But the church is not only a fringe cult-like movement. It cultivated ties to the political class and became a vehicle for anti-communist efforts. And that is where its association with Abe began. Hightower explains that during the Cold War, the church became so successful that the Korean Central Intelligence Agency decided they could utilise it to fight the spectre of communism. As she puts it, “the Unification Church could use this wave of anti-communist sentiment to make inroads with groups and other religious organisations and political organisations”. This allowed the church to fundraise, proselytise and increase its influence.
Abe was not a Unification Church member and in fact was not the preferred target of assassination by Yamagami, who’s initial target was the current leader of the Unification Church, Hak Ja Han Moon, the wife of the former Reverend Moon. So why then did Yamagami associate Abe with the Unification Church, which he blamed for ruining his family?
Even though Abe was not a member, Abe’s family, beginning with his grandfather Nobusuke Kishi, had formed a political partnership with the Unification Church based on anti-communist, anti-Chinese sentiments. Hightower says that “this working relationship has lasted throughout the decades” as Abe and the LDP continued to use the Unification Church to mobilise volunteers and voters into a prominent supporting and voting bloc.
While it’s clear that the LDP benefited politically from such support, it’s less clear what benefits the Unification Church accrued from its political connections. Or if the Unification Church has been able to exercise significant influence over the LDP, and by extension Japanese governance? This, according to Hightower, is the “million-dollar question” that Japanese society is now grappling with.
If you have a large global organisation worth billions of dollars who’s been scratching your back and you’ve been scratching their backs for decades, I don’t think it’s out of the question to ask how much influence did they have? … We don’t really have an answer right now.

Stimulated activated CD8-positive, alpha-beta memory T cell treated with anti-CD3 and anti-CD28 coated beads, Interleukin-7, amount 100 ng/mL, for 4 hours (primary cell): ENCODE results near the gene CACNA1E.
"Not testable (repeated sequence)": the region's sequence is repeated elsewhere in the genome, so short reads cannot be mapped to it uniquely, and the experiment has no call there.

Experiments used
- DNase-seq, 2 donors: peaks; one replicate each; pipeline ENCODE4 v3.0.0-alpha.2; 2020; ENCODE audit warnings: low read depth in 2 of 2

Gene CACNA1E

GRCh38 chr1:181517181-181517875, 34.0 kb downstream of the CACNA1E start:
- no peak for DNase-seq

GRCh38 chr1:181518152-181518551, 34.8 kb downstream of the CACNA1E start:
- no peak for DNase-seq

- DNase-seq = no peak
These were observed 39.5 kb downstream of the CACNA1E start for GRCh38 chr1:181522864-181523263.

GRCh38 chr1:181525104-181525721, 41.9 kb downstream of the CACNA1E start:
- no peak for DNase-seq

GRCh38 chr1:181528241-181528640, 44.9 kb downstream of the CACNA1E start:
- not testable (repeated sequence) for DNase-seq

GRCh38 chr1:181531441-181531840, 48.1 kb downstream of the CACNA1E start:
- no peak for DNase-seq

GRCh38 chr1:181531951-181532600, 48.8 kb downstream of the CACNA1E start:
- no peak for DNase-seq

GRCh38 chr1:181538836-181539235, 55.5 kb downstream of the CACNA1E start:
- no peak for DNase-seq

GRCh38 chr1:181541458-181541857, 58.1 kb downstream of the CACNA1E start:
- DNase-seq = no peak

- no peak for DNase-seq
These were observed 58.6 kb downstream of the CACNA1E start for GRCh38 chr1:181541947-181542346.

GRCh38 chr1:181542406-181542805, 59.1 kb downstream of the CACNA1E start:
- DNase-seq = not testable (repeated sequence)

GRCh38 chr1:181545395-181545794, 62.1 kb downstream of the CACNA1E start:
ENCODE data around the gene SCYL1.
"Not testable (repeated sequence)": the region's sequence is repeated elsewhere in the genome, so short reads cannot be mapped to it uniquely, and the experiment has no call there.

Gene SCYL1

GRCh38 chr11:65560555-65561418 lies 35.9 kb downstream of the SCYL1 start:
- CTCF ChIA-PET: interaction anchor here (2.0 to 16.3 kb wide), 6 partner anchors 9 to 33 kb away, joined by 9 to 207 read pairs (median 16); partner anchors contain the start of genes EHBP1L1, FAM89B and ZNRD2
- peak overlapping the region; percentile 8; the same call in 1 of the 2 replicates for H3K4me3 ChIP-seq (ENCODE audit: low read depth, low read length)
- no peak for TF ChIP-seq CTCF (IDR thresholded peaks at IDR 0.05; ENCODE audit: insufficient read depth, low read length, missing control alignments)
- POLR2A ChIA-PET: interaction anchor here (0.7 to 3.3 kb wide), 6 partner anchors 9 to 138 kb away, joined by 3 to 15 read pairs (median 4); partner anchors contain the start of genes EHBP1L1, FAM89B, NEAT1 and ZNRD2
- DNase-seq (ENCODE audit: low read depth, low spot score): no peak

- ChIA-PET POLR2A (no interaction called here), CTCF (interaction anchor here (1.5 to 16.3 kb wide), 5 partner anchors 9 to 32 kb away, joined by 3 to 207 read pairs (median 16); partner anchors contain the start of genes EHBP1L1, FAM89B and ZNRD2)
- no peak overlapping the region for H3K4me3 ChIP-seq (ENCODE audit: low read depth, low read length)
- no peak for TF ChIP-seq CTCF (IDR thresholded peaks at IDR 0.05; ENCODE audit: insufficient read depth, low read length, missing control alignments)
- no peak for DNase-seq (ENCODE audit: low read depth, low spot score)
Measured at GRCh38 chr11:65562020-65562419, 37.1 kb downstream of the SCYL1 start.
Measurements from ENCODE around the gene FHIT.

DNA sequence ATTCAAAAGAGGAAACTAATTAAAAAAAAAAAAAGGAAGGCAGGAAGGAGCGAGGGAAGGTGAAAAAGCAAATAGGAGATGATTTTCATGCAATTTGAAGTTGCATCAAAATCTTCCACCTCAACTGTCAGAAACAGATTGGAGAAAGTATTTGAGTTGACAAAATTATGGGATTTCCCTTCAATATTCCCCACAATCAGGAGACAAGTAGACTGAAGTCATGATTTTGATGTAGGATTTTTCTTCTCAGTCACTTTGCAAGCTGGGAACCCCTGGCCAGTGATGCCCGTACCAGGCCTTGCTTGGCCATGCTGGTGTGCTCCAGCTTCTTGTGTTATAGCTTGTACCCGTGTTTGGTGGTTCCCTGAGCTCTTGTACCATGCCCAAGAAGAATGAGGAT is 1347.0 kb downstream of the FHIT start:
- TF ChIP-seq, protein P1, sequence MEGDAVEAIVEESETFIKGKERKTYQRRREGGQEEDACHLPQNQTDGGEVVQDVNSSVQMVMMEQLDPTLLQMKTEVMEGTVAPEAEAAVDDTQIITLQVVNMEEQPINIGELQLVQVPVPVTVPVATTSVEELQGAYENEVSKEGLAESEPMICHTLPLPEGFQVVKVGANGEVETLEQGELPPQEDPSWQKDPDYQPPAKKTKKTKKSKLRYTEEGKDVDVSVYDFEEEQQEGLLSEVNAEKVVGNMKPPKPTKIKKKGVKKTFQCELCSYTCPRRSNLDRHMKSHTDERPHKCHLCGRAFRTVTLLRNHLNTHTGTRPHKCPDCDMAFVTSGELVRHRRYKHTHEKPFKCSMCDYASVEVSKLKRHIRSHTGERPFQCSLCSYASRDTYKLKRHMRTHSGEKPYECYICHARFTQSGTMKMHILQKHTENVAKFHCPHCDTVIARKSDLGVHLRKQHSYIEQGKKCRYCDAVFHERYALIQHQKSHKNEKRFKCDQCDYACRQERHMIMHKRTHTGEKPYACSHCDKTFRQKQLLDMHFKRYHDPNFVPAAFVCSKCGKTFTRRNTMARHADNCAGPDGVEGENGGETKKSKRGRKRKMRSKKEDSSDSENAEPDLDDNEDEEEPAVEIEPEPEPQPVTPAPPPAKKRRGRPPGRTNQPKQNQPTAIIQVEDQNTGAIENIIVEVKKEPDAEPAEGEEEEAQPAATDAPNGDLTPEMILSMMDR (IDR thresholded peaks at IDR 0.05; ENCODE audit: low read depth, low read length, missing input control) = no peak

This is part of the broader reckoning in Japanese society over the role of the Unification Church within the country as evidenced by the controversy and protest surrounding Abe’s state funeral. An internal investigation by the LDP is reported to have found that roughly half the 379 parliamentarians had some connection with the church.
And while the focus has been on the church’s ties to Japanese politics, Hightower notes that the Unification Church has cultivated links with right-wing parties and figures globally, including the Republican Party in the United States, starting in the Nixon era. But she also points out that the church also claimed former Democratic president Barack Obama among well-wishes for the founder Moon. The Unification Church has had uncanny success at having high profile figures and world leaders attend and speak at their conferences and events.
Although the church’s political influence remains murky, Abe’s assassination has spurred greater scrutiny by the Japanese public and galvanised the efforts of anti-cult organisations and activists, bringing much needed attention to the survivors of movements and cults such as the Unification Church and others.
Hightower’s passionate advocacy for victims of cults and extremist movements is equal to her knowledge of the movements themselves. She cautions against focusing on the sensationalism of Abe’s assassination or on the intrigue around the Unification Church’s political influences without incorporating or understanding victims’ perspectives.